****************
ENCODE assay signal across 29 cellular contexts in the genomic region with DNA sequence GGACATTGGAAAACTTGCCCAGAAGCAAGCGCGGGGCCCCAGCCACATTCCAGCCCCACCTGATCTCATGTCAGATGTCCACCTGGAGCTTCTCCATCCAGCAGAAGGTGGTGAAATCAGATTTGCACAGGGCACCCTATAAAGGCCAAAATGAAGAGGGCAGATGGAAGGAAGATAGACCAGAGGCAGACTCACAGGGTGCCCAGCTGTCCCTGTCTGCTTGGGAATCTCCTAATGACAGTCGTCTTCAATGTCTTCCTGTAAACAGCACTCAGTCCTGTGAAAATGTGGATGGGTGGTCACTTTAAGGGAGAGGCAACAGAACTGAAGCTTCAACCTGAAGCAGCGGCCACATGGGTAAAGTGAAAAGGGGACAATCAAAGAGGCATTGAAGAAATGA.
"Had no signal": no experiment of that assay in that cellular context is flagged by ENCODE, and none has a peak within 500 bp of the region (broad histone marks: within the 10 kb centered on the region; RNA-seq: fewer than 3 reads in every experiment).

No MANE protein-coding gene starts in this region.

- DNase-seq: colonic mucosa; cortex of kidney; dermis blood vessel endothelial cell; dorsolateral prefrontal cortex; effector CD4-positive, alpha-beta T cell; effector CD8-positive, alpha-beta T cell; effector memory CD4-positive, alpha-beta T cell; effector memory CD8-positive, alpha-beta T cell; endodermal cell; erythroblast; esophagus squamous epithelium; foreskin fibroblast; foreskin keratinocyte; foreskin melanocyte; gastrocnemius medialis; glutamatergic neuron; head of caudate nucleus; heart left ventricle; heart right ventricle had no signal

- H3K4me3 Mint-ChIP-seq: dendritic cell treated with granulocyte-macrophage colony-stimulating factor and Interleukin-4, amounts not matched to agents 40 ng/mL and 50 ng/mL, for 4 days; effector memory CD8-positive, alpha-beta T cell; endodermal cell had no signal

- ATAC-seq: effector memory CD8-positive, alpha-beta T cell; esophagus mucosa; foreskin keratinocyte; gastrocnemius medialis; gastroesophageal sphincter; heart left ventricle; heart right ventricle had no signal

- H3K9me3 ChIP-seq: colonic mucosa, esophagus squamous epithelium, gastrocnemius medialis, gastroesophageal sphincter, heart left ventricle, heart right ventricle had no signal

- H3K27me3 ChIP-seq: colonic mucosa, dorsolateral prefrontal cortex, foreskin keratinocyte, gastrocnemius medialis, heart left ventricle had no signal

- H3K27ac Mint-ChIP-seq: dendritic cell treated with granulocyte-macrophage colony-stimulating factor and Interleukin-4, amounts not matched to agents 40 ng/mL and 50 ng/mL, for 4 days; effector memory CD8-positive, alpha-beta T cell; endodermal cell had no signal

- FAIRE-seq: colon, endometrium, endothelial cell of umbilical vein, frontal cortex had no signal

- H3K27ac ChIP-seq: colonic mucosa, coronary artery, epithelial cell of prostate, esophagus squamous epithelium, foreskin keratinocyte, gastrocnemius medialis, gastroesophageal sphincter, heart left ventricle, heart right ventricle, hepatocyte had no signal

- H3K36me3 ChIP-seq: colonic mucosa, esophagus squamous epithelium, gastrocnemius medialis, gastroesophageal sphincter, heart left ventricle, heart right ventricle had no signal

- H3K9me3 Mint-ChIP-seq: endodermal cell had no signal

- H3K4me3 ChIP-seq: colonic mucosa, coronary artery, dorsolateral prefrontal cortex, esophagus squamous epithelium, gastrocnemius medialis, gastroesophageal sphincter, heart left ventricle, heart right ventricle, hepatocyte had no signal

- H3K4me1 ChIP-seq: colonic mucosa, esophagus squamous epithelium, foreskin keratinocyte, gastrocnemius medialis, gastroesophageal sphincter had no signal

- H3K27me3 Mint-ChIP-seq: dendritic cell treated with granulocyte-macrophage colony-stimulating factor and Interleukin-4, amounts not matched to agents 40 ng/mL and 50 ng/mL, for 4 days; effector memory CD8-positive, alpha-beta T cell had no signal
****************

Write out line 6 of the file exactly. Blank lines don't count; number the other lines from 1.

- ATAC-seq: effector memory CD8-positive, alpha-beta T cell; esophagus mucosa; foreskin keratinocyte; gastrocnemius medialis; gastroesophageal sphincter; heart left ventricle; heart right ventricle had no signal